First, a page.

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March 17, 2014
In his weekly radio address and Presidential Memorandum President Barack Obama has proposed taking a great step forward and modernizing the test for applying so-called “white collar” exemptions. The “white collar” reference is a misnomer because employers can get away with denying overtime wages to workers they call “executive” or “management” employees, even though their annual pay is less than $24,000 a year. That doesn’t sound very “white collar.” The reality is that many such workers who are classified as management or administrative executives are actually spending the majority of their time performing manual labor.
For example, retail store “managers” who may run your local drug or dollar stores often function as managers only a small fraction of their working hours. Most of the time they run cash registers, stock shelves, clean the floors, count inventory, and unload trucks. However, because, they are overall “in-charge” of the store, employers classify them as exempt. Then, because these workers represent a form of cheap labor, they work them 60 or 70 hours a week and do not need to hire assistant managers or line employees. See, e.g., Morgan v. Family Dollar Stores, Inc., 551 F.3d 1233 (11th Cir. 2008). In the Family Dollar store, the employer lost their exemption because of the detailed facts weighed slightly more in favor of the employees than the employer. While it was an expensive loss for Family Dollar, this represents the exception and not the rule. The vast majority of workers who earn the minimum salary to qualify for the exemption do not receive overtime compensation despite their relatively unskilled positions.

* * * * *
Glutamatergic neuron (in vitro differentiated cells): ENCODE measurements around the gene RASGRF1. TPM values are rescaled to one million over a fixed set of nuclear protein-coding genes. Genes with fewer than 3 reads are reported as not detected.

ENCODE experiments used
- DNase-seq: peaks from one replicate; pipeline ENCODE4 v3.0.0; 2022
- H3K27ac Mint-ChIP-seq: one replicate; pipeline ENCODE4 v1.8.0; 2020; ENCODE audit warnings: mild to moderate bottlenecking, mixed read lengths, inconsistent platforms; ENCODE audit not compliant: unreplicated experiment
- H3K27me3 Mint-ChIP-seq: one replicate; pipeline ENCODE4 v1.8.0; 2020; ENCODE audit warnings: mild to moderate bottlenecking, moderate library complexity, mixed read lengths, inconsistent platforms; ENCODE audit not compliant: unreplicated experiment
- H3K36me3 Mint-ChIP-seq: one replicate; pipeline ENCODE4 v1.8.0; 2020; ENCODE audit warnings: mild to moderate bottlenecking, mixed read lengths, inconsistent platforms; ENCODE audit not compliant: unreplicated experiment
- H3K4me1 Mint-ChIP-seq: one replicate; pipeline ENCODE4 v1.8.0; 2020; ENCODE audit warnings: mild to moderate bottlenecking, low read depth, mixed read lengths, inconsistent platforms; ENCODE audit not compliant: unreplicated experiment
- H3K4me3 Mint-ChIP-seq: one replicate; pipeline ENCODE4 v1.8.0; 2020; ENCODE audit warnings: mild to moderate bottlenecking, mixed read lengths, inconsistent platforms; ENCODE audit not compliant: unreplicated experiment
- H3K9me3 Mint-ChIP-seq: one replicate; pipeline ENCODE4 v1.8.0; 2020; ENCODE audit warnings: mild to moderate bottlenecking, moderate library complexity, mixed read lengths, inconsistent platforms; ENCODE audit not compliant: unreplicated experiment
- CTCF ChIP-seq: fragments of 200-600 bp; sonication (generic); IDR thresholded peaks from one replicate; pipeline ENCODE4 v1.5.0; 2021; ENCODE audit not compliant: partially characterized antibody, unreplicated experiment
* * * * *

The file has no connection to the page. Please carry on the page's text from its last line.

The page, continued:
The reason employers are able to take advantage of employees under the existing rules is because that one component of the test of determining if a worker in an executive is that he or she earn a salary of at least $455 per week. That’s equal to just $23,660, hardly an executive’s level of pay. Hopefully, some balance can be restored to overtime pay for these workers. Highly compensated executives (yes, real executives) are earning more than ever and in amounts that are severely disproportionate to their subordinates. According to MSN Money, “the ratio of CEO-to-worker pay has increased 1,000% since 1950. Today’s Fortune 500 CEOs make 204 times more than regular workers on average ….” CEO Pay Is More Out of Whack than Ever. We must return balance to the American worker in the form of overtime compensation.
For over 40 years, Parks, Chesin & Walbert has fought hard for worker rights, especially to obtain proper overtime compensation for employees. Call us for a free evaluation today.